Decades before Gabby Wilson reintroduced herself to the world as H.E.R. (Having Everything Revealed), Common introduced us to his version of H.E.R.: Hip Hop in its Essence is Real. And she shaped my youth. I met H.E.R. at a time when emotions were experienced too deeply and perspectives were too easily shaped. She brought me the lyricism of Lauryn, the raw and unapologetic sexuality of Kim, the melodic rhythm of Latifah, and the futurism of Missy.
I fell in love with H.E.R—and with each of them.
When it was time to leave the socially awkward years of middle school behind, I was convinced that high school would be my time to shine. I’d identified everything that society didn’t like about a fat, Black, queer girl and decided that I’d simply be the opposite.
Spoiler alert: I failed.
Instead, I found a way to publicly declare my love for H.E.R. by way of my school district’s student-led radio station. While most kids were signing up for athletics or SAT prep, I was donning headphones and cracking open a mic to tell the world (well, the world of Southfield, Michigan, at least) my opinions on the state of hip hop. I championed and played the music of artists I was convinced would be next to blow.
But she was already beginning to fade from the musical landscape.
By the time I made it to college, no one even seemed to know H.E.R.—she wasn’t relevant anymore, especially during the snap era in the South. Now, she was simply relegated to the margins as a prop, only worth paying attention to if she was licking a lollipop or allowing a credit card to be swiped down the crack of her behind. I no longer saw myself reflected in H.E.R., and I lost myself.
I so badly wanted to be a part of hip hop’s magic. I’m nobody’s rapper and never wanted to manage anyone’s career other than my own, but I knew I could play the music and connect with the people. But the more I played songs that called me anything but a woman and only valued my anatomy or my proximity to a man, the more I lost value in myself and in my sisters.
I went years without even playing a hip hop record from anyone who wore lipstick. I appreciated the work of artists like Mumu Fresh out of Philly, Lady Blade in Detroit, and K’LA the Lyricist from Indiana, but radio wasn’t trying to hear from these women. Even as Trina consistently and single-handedly held down the female rap category, my Florida radio station only played her records during club mixes.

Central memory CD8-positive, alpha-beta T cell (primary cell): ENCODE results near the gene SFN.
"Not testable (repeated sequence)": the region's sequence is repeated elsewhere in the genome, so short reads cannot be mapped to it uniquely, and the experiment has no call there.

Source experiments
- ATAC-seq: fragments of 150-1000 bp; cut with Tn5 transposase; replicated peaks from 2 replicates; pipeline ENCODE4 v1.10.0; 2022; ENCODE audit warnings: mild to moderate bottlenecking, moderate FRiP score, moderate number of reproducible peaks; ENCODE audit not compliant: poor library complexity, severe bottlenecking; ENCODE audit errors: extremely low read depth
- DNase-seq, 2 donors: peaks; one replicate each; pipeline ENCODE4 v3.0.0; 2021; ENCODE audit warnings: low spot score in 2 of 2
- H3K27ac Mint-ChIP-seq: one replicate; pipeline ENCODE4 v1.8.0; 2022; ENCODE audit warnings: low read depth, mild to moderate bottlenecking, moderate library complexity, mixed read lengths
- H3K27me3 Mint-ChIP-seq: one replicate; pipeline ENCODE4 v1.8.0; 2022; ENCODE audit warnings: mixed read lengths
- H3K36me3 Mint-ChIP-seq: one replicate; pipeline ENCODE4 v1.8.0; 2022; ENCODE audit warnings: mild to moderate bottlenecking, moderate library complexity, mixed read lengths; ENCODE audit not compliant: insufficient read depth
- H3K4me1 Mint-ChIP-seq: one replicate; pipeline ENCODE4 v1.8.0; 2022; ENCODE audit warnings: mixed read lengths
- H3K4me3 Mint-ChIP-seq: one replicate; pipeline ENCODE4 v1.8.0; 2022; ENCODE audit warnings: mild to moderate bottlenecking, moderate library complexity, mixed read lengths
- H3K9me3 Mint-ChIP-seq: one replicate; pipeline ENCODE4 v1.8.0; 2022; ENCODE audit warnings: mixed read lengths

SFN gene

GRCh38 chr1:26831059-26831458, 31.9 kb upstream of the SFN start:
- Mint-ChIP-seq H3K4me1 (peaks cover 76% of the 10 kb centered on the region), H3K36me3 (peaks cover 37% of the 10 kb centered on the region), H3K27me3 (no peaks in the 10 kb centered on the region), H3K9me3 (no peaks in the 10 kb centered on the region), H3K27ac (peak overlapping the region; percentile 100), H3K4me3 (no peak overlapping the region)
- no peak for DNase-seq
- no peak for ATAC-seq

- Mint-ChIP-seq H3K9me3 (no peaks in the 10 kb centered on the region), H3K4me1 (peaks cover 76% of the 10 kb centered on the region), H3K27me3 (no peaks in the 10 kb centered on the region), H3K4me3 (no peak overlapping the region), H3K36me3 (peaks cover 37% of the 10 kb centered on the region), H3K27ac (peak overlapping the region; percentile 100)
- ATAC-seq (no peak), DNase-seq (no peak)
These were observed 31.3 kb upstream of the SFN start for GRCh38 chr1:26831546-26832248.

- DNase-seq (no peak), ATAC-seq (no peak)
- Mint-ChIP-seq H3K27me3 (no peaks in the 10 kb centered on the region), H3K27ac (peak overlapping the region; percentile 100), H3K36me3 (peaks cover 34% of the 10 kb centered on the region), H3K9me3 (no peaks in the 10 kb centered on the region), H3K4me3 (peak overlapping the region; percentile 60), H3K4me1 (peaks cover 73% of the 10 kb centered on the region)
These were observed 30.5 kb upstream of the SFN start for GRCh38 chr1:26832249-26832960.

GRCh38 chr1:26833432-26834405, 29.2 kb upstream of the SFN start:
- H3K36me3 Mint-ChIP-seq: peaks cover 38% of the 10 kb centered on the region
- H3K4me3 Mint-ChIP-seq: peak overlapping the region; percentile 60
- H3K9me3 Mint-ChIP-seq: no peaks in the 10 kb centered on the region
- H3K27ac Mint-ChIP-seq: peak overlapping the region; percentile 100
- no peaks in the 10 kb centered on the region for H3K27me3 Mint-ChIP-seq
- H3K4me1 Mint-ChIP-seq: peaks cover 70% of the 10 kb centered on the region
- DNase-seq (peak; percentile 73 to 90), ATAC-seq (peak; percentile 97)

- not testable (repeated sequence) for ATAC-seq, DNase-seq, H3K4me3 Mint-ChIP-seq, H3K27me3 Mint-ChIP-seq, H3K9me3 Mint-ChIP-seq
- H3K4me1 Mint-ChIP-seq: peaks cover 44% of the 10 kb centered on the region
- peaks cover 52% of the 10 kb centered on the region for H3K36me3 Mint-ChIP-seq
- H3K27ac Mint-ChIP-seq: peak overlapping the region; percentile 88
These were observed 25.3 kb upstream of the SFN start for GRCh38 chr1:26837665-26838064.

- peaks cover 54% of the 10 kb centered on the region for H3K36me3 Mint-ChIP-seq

Suddenly, I was thrust back into my middle school mindset. My insecurities over my chubby belly and flat butt resurfaced. I mean, what Black girl doesn’t have a big booty? Without the shape and the sexual prowess, who would ever see me? That’s where I was beginning to believe my value lived.
I quit radio in 2012, not to save my self-esteem but to rescue my finances. I’d been beating myself up emotionally for minimum wage for way too long. Then, I embraced the antithesis to terrestrial radio: streaming. And it changed the game.
I had avoided the Spotify and Apple Music girls for years, but my late discovery was godsent. I was curating my own playlists, and they nourished me and helped me rediscover H.E.R. It turned out that she was still alive—even if she wasn’t allowed to be on the radio anymore. Now, she’s growing and expanding, breaking barriers and stereotypes alike.
This Black Music Month, I choose to celebrate the musicianship, lyricism, and artistry of all Black performers. I’ve learned to respect the immense power in our basslines, our kicks, our high hats and strings, and—of course—our words. We build and we destroy with every note. I acknowledge the power of both while guarding my heart from negativity beyond a sharply-written diss track.
And when I need a little musical reminder about how truly dope it is to be a Black woman, I know I can always look to H.E.R.
“…our violence isn’t the threat, our love is.” — TankLeave a Comment